A ready submission entitles him to mercy; resistance will provoke the aggressor, and his own blood must expiate the blood which he presumes to shed in legitimate defence. A single robber, or a few associates, are branded with their genuine name; but the exploits of a numerous band assume the character of a lawful and honorable war. The temper of a people thus armed against mankind, was doubly inflamed by the domestic license of rapine, murder, and revenge." The breastplates of iron, spoken of by John, refer to the cuirasses with which the soldiers were provided from the days of Mohammed.

Enough has been said to show the vividness of the prophetic description on the charge of the Arab cavalry, who were armed with scimitars, protected by cuirasses, and seated on horses swift as the wind.

"They had a king over them, which is the angel of the bottomless pit, whose name is ... Destroyer." This character might in truth be imputed to the Arab caliphs, who directed the armies for so many years after the death of Mohammed; but it is especially applicable to Othman, the founder of the Ottoman Empire. This, the first attempted centralization of government was the outgrowth of the doctrines of Mohammed. "Othman," says the historian, "possessed, and perhaps surpassed, the ordinary virtues of a soldier; and the circumstances of time and place were propitious to his independence and success." The close of the thirteenth century was near. The Crusades had thrust Europe against the Turks in a most reckless manner.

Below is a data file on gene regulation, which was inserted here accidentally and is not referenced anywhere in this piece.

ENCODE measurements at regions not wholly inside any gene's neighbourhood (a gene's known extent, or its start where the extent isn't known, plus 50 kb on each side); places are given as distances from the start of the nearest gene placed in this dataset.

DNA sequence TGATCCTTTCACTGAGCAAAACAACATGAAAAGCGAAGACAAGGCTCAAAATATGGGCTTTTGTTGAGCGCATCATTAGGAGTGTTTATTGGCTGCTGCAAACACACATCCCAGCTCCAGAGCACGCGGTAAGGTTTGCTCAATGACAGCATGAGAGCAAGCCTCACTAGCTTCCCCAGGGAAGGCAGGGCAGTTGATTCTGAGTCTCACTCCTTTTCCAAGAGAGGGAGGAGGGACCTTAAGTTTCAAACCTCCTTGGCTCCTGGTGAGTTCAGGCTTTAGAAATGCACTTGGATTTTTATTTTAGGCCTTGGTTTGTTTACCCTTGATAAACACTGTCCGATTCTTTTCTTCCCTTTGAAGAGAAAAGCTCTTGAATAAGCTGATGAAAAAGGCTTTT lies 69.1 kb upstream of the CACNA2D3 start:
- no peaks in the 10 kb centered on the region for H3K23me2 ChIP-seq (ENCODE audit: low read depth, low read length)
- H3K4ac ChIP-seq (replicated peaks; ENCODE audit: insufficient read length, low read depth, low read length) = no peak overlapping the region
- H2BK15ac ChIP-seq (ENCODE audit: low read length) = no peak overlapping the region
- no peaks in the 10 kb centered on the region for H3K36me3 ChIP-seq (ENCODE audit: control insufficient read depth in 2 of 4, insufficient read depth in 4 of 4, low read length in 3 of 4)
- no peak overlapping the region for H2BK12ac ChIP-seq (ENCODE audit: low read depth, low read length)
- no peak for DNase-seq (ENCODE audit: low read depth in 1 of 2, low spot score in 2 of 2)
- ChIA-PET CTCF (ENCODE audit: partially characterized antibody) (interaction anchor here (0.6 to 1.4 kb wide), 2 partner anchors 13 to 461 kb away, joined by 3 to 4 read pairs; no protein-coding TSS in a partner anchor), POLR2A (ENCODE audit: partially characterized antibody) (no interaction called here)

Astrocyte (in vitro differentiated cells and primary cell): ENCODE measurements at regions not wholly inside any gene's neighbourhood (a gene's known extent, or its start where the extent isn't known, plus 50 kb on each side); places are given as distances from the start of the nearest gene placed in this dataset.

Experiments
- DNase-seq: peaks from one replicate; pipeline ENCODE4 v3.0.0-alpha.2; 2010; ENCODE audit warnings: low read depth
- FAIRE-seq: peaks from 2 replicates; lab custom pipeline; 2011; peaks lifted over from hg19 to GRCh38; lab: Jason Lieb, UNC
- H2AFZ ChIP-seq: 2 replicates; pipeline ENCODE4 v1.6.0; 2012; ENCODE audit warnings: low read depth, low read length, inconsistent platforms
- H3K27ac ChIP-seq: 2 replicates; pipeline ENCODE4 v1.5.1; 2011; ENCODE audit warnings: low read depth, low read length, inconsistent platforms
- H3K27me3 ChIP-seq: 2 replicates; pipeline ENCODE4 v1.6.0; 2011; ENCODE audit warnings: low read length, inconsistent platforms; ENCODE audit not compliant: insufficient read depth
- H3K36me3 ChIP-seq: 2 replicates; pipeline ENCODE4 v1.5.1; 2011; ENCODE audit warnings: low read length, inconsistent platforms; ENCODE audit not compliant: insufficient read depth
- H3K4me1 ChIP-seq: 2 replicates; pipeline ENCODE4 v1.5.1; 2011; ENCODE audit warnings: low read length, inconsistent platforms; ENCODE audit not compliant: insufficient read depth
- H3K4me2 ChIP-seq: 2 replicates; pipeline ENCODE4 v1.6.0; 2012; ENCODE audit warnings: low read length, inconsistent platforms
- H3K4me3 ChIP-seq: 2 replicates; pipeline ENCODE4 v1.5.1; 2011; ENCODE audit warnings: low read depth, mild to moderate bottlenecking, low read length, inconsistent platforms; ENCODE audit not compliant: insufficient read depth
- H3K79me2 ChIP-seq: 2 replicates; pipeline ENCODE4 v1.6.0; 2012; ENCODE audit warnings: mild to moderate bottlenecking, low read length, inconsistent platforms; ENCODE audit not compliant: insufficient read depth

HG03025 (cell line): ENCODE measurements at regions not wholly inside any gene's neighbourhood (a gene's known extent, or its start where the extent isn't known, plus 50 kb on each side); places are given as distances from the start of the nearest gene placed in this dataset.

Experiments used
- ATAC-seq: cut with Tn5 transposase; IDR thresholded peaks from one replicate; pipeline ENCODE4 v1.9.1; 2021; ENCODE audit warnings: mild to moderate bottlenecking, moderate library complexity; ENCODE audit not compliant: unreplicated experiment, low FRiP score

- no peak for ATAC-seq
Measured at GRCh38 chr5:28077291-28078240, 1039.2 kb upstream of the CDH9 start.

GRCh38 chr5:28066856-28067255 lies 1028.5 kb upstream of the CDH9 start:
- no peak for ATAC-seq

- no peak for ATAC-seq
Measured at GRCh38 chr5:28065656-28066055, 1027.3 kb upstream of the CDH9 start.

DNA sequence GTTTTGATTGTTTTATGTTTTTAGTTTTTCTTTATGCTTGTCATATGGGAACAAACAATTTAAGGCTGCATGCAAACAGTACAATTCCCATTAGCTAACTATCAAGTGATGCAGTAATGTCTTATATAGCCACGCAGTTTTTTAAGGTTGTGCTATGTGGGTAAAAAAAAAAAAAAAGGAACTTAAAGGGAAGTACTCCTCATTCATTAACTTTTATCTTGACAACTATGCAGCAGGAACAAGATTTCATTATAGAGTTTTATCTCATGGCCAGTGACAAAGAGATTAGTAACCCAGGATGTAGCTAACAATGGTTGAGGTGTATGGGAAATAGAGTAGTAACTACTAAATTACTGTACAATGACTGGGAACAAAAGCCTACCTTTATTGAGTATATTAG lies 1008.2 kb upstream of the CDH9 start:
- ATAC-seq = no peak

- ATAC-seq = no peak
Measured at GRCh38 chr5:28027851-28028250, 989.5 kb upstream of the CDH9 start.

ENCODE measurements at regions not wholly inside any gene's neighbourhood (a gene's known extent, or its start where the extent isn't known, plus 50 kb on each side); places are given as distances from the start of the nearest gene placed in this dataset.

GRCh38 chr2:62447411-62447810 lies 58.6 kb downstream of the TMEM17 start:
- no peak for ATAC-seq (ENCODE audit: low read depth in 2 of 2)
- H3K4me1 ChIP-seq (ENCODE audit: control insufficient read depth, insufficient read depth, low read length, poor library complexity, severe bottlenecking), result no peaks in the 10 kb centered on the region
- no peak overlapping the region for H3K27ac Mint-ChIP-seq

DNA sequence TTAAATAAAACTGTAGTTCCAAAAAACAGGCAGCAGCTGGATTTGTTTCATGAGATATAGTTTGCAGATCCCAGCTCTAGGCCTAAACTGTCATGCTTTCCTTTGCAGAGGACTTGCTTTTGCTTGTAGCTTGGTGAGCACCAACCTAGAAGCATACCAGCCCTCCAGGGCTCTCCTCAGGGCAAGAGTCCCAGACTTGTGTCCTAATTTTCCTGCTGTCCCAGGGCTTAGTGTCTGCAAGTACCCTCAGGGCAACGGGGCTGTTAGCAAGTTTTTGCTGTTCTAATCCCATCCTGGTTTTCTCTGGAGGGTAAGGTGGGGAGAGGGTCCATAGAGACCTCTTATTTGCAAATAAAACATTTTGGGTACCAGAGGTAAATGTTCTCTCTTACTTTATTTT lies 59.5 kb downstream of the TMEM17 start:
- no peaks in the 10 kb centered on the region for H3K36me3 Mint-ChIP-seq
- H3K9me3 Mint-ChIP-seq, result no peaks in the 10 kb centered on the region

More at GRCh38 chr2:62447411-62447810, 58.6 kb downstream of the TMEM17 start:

Constantinople had numerous emperors, but the Greek government grew weaker, and the time of its destruction was stealthily approaching. "It was on July 27, A.D., 1299," says Gibbon, "that Othman first invaded the territory of Nicomedia; and the singular accuracy of the date seems to disclose some foresight of the rapid and destructive growth of the monster." More than human foresight recorded this date with such definiteness. To the prophet on Patmos, it had been revealed that "their power was to hurt men five months."

Five prophetic months is the equivalent of one hundred and fifty literal years, one day meaning a year, and counting thirty days to the month, since the exact day for the beginning of this power is given, the expiration of the five months may be reckoned to the day. It closed July 27, 1449. It is these dates which enable the student of the trumpets, to locate the events which take place under each trumpet. These dates are "nails in a sure place" for both the first and the second woe.